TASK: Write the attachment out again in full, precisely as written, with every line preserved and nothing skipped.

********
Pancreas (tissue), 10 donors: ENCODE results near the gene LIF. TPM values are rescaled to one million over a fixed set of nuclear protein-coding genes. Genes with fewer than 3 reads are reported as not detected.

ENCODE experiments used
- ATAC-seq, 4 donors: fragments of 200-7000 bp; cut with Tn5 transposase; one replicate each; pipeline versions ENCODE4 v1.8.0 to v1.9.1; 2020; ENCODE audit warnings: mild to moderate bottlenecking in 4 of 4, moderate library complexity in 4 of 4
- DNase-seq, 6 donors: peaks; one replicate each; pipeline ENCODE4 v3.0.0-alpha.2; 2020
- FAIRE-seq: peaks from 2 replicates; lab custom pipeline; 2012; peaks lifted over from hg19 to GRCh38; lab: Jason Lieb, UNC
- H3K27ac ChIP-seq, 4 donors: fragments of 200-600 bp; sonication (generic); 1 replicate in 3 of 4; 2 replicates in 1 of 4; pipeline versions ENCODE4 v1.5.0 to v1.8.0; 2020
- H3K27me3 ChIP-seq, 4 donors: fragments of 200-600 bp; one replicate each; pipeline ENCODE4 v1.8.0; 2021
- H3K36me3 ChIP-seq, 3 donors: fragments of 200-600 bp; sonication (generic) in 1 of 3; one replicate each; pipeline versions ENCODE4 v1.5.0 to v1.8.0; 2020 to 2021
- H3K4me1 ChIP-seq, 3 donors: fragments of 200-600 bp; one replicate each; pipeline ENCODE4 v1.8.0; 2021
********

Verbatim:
Pancreas (tissue), 10 donors: ENCODE results near the gene LIF. TPM values are rescaled to one million over a fixed set of nuclear protein-coding genes. Genes with fewer than 3 reads are reported as not detected.

ENCODE experiments used
- ATAC-seq, 4 donors: fragments of 200-7000 bp; cut with Tn5 transposase; one replicate each; pipeline versions ENCODE4 v1.8.0 to v1.9.1; 2020; ENCODE audit warnings: mild to moderate bottlenecking in 4 of 4, moderate library complexity in 4 of 4
- DNase-seq, 6 donors: peaks; one replicate each; pipeline ENCODE4 v3.0.0-alpha.2; 2020
- FAIRE-seq: peaks from 2 replicates; lab custom pipeline; 2012; peaks lifted over from hg19 to GRCh38; lab: Jason Lieb, UNC
- H3K27ac ChIP-seq, 4 donors: fragments of 200-600 bp; sonication (generic); 1 replicate in 3 of 4; 2 replicates in 1 of 4; pipeline versions ENCODE4 v1.5.0 to v1.8.0; 2020
- H3K27me3 ChIP-seq, 4 donors: fragments of 200-600 bp; one replicate each; pipeline ENCODE4 v1.8.0; 2021
- H3K36me3 ChIP-seq, 3 donors: fragments of 200-600 bp; sonication (generic) in 1 of 3; one replicate each; pipeline versions ENCODE4 v1.5.0 to v1.8.0; 2020 to 2021
- H3K4me1 ChIP-seq, 3 donors: fragments of 200-600 bp; one replicate each; pipeline ENCODE4 v1.8.0; 2021